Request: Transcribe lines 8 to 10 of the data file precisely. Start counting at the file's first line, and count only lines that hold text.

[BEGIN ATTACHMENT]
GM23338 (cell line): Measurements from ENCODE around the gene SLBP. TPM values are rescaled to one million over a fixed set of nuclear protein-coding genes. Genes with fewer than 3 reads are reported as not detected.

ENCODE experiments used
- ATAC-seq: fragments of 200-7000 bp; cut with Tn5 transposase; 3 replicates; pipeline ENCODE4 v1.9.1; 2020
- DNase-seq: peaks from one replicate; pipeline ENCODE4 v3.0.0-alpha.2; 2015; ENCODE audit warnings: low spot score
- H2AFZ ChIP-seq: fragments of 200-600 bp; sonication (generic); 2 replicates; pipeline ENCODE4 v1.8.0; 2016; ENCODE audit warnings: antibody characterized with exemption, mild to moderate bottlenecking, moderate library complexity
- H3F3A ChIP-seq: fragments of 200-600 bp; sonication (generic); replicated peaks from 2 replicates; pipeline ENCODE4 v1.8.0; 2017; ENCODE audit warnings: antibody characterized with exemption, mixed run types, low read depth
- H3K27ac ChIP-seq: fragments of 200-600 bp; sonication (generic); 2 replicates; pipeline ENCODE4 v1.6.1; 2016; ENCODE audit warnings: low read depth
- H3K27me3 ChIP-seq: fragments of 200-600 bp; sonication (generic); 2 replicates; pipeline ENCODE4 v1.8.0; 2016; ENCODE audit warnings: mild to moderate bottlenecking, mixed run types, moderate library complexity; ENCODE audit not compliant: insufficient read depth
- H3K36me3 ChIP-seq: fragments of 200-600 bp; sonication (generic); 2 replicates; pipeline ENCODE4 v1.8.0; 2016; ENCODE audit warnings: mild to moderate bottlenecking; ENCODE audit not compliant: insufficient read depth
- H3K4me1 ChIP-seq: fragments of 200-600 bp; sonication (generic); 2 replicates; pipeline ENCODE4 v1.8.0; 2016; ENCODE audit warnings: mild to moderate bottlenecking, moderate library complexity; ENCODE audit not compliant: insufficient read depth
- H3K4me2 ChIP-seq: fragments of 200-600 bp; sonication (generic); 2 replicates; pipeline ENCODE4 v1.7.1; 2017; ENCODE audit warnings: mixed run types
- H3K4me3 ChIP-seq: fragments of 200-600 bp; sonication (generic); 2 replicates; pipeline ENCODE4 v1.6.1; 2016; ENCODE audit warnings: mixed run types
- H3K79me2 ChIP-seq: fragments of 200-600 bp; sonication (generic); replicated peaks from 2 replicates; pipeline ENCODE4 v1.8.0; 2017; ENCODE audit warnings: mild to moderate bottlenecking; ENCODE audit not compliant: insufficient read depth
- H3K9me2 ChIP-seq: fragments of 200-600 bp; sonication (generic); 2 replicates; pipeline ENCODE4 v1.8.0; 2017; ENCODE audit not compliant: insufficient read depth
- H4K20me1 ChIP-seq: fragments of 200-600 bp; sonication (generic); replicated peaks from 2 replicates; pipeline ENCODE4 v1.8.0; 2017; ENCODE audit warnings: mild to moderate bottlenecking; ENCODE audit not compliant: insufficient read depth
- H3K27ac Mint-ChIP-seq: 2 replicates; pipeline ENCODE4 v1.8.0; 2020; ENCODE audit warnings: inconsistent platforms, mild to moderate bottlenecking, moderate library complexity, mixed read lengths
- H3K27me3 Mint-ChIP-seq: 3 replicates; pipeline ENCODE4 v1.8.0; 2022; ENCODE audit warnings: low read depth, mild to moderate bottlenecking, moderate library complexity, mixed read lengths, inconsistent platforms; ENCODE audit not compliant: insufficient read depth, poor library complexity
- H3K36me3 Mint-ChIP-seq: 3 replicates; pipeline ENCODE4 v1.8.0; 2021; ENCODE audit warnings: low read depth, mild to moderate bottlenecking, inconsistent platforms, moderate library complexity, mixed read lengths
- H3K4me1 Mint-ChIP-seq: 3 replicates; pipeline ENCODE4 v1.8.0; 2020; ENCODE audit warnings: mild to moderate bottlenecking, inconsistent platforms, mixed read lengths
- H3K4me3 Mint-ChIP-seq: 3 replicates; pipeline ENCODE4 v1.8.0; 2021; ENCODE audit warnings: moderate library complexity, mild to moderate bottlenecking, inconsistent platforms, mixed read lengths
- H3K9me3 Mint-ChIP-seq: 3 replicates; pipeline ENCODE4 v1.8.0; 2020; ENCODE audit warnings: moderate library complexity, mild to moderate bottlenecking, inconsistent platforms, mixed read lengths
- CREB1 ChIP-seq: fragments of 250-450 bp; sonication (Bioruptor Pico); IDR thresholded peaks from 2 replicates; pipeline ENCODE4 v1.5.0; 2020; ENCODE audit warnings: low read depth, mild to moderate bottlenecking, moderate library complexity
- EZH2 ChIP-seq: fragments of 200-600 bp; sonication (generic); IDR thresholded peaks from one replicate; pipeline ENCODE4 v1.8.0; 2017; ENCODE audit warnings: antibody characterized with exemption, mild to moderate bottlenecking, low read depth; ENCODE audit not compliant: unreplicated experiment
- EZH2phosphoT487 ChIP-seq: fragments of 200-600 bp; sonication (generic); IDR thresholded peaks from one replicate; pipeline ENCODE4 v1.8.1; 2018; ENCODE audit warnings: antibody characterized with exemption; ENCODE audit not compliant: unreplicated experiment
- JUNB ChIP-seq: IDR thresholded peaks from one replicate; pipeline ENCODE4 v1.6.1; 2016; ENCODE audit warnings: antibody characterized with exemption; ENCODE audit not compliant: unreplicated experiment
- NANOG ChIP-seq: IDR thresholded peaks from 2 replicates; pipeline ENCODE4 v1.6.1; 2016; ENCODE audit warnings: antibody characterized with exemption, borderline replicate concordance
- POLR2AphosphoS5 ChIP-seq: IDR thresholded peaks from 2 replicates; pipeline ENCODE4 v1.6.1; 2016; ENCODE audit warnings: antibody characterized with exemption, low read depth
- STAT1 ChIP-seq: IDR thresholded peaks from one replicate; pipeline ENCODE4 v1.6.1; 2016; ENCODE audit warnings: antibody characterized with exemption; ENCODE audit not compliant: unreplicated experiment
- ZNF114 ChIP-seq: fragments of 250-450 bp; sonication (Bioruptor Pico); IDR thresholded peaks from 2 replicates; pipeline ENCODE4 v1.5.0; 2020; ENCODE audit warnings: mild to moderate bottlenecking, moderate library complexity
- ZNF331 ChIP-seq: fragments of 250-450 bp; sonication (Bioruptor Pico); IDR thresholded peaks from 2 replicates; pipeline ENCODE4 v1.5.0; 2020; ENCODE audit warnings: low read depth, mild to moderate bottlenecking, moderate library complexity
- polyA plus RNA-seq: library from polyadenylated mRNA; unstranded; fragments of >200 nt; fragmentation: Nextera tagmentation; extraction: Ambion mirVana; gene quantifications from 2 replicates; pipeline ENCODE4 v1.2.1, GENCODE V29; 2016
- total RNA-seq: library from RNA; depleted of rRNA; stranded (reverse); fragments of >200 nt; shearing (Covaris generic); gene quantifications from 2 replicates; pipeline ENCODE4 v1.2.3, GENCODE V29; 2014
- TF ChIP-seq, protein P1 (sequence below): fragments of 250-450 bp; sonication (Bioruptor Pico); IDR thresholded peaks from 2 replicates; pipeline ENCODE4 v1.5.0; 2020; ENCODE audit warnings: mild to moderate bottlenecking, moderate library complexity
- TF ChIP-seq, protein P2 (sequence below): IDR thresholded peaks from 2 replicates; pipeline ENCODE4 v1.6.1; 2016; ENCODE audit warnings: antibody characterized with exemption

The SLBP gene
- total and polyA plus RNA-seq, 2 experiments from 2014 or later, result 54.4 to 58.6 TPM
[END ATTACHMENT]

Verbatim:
- H3K27me3 ChIP-seq: fragments of 200-600 bp; sonication (generic); 2 replicates; pipeline ENCODE4 v1.8.0; 2016; ENCODE audit warnings: mild to moderate bottlenecking, mixed run types, moderate library complexity; ENCODE audit not compliant: insufficient read depth
- H3K36me3 ChIP-seq: fragments of 200-600 bp; sonication (generic); 2 replicates; pipeline ENCODE4 v1.8.0; 2016; ENCODE audit warnings: mild to moderate bottlenecking; ENCODE audit not compliant: insufficient read depth
- H3K4me1 ChIP-seq: fragments of 200-600 bp; sonication (generic); 2 replicates; pipeline ENCODE4 v1.8.0; 2016; ENCODE audit warnings: mild to moderate bottlenecking, moderate library complexity; ENCODE audit not compliant: insufficient read depth